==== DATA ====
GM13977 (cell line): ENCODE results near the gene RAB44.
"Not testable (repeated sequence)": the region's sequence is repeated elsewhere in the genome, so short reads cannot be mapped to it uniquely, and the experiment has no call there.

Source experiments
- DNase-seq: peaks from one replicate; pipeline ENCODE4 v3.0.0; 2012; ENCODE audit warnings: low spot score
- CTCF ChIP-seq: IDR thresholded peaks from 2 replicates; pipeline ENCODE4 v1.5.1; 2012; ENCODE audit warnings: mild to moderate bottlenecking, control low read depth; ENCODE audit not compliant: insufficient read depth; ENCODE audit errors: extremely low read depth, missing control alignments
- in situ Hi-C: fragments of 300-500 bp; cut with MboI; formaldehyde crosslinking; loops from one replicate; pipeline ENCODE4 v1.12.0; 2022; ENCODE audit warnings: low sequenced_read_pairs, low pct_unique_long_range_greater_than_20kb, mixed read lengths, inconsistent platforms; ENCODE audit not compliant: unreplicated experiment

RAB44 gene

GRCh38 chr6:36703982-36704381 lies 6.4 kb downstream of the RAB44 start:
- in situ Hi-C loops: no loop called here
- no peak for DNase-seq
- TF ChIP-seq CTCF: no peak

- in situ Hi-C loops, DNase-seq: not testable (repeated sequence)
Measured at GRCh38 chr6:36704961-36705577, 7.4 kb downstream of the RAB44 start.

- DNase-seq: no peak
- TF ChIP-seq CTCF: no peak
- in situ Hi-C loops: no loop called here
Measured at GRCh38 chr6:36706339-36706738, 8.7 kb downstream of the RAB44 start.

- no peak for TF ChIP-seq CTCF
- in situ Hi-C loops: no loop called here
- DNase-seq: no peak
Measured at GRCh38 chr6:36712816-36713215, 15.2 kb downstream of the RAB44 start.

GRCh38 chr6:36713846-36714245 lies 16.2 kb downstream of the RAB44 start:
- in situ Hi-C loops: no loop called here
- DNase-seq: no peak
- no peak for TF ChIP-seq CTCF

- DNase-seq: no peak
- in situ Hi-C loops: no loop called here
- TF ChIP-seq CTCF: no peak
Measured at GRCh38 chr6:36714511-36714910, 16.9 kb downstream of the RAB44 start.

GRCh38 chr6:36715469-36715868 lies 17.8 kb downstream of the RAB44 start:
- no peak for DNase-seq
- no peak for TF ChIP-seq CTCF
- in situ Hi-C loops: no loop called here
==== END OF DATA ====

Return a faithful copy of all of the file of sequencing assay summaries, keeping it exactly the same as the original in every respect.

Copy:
GM13977 (cell line): ENCODE results near the gene RAB44.
"Not testable (repeated sequence)": the region's sequence is repeated elsewhere in the genome, so short reads cannot be mapped to it uniquely, and the experiment has no call there.

Source experiments
- DNase-seq: peaks from one replicate; pipeline ENCODE4 v3.0.0; 2012; ENCODE audit warnings: low spot score
- CTCF ChIP-seq: IDR thresholded peaks from 2 replicates; pipeline ENCODE4 v1.5.1; 2012; ENCODE audit warnings: mild to moderate bottlenecking, control low read depth; ENCODE audit not compliant: insufficient read depth; ENCODE audit errors: extremely low read depth, missing control alignments
- in situ Hi-C: fragments of 300-500 bp; cut with MboI; formaldehyde crosslinking; loops from one replicate; pipeline ENCODE4 v1.12.0; 2022; ENCODE audit warnings: low sequenced_read_pairs, low pct_unique_long_range_greater_than_20kb, mixed read lengths, inconsistent platforms; ENCODE audit not compliant: unreplicated experiment

RAB44 gene

GRCh38 chr6:36703982-36704381 lies 6.4 kb downstream of the RAB44 start:
- in situ Hi-C loops: no loop called here
- no peak for DNase-seq
- TF ChIP-seq CTCF: no peak

- in situ Hi-C loops, DNase-seq: not testable (repeated sequence)
Measured at GRCh38 chr6:36704961-36705577, 7.4 kb downstream of the RAB44 start.

- DNase-seq: no peak
- TF ChIP-seq CTCF: no peak
- in situ Hi-C loops: no loop called here
Measured at GRCh38 chr6:36706339-36706738, 8.7 kb downstream of the RAB44 start.

- no peak for TF ChIP-seq CTCF
- in situ Hi-C loops: no loop called here
- DNase-seq: no peak
Measured at GRCh38 chr6:36712816-36713215, 15.2 kb downstream of the RAB44 start.

GRCh38 chr6:36713846-36714245 lies 16.2 kb downstream of the RAB44 start:
- in situ Hi-C loops: no loop called here
- DNase-seq: no peak
- no peak for TF ChIP-seq CTCF

- DNase-seq: no peak
- in situ Hi-C loops: no loop called here
- TF ChIP-seq CTCF: no peak
Measured at GRCh38 chr6:36714511-36714910, 16.9 kb downstream of the RAB44 start.

GRCh38 chr6:36715469-36715868 lies 17.8 kb downstream of the RAB44 start:
- no peak for DNase-seq
- no peak for TF ChIP-seq CTCF
- in situ Hi-C loops: no loop called here